New Orleans court lands a punch in favor of public defense, while voters reject the "more police" solution
On Friday, Louisiana’s choice to deny people the constitutional right to counsel by underfunding the public defenders reached a critical decision. Judge Arthur Hunter has ordered the release of people where the state failed to provide a capable attorney. This will certainly send shockwaves through the offices of District Attorney Leon Cannizzaro, Attorney General Jeff Landry, and the state legislature. The order is stayed, pending review of higher courts.
Meanwhile, on Saturday, the voters of New Orleans rejected a proposal for more funding for more police. Many people have been outspoken that we need solutions to the root causes of instability, rather than putting more cops on the street to round up people affected by systemic problems. The timing of Hunter's ruling and the people's vote shows a ripple of change in the way we have been doing criminal justice in New Orleans.
Judge Hunter correctly pointed out that merely appointing attorneys, without providing proper resources, “makes a mockery of the Sixth Amendment right to effective assistance of counsel.” To illustrate his point of the true crisis in the system (not just the money), the ruling reprints, in full, public defender Tina Peng’s grueling letter about what it looks like to represent several hundred people at a time, where nine investigators are tasked with 18,000 cases per year. Knowing many public defenders and many people charged with crimes makes reading Ms. Peng’s letter feels like watching a schoolyard brawl between your two best friends- where everybody is losing. The lapse in quality representation is grueling on our community, but these idealistic attorneys have been drowning in their valiant attempts to do as much as they can within a system that has been designed for them to fail.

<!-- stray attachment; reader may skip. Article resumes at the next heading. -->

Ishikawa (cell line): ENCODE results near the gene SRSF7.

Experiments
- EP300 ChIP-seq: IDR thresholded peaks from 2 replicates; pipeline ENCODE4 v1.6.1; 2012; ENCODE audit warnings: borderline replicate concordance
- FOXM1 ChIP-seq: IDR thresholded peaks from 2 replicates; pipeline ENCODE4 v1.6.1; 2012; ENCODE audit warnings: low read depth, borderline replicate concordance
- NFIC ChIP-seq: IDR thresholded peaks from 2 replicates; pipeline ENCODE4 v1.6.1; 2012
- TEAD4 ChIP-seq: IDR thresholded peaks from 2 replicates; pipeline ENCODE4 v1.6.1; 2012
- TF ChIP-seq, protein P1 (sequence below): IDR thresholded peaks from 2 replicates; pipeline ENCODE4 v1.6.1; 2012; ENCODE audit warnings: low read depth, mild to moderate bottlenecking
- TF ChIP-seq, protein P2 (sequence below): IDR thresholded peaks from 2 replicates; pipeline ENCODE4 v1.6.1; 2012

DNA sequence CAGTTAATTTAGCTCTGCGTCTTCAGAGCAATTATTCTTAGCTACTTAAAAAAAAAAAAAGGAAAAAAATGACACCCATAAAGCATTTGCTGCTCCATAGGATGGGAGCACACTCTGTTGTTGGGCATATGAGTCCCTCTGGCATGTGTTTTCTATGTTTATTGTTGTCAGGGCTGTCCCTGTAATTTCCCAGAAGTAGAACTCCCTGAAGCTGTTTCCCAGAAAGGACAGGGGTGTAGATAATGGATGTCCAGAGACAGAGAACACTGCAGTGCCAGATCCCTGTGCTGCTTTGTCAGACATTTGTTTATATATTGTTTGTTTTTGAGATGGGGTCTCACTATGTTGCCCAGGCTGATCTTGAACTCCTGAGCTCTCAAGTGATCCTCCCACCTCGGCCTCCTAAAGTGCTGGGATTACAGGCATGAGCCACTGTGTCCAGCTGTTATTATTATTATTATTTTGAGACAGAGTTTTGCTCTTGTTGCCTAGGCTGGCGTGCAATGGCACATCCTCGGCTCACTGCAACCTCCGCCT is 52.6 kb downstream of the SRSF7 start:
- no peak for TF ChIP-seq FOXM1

One could argue we reached the appropriate moment for this argument over underfunding decades ago, when crime bills increased the budgets of police forces, funded more prosecutors, created more courts, built more prisons, and left the defense side out in the cold. Regardless of how long we have choked off the Sixth Amendment, we are here now.
One manner of reducing this systematic violation of the Sixth Amendment right to effective counsel would be to release more people on bond, or even better, on a promise to appear in court. There are people in the city jail who can’t afford their bond, and people who are not allowed bond despite the fact that their accusation is a technical violation of their probation (meaning: no new crime, just something like a missed drug test or sleeping at their girlfriend’s house instead of their official residence).
Similarly, a lawyer can’t be expected to effectively represent someone who is being held five hours away- so Judge Hunter’s order would seemingly fit perfectly for the hundreds of people sitting upstate and awaiting the Sheriff’s deputies to drive all the way up there and all the way back for a court date, billing the taxpayers gas money that could instead be going to a defense investigator who can talk to witnesses and gather evidence.
Once the city stops petty prosecutions the overall caseload will come down for all. If Saturday's vote was to fund a public works jobs program, or an army of PTSD social workers, or a mental health facility not staffed by law enforcement- crime would have gone down and the people may have voted for it. But when the District Attorney seeks a life sentence for a stolen candy bar- suddenly that defense team must treat the case like a capital case, no differently than if it were a murder case.
Once the jail population is reduced to people awaiting trial who represent only genuine imminent threats, charged with actual serious crimes, then there is plenty of room and, more likely, plenty of money. And that money can be used to address the systemic roots of community instability, and not just for more sets of handcuffs.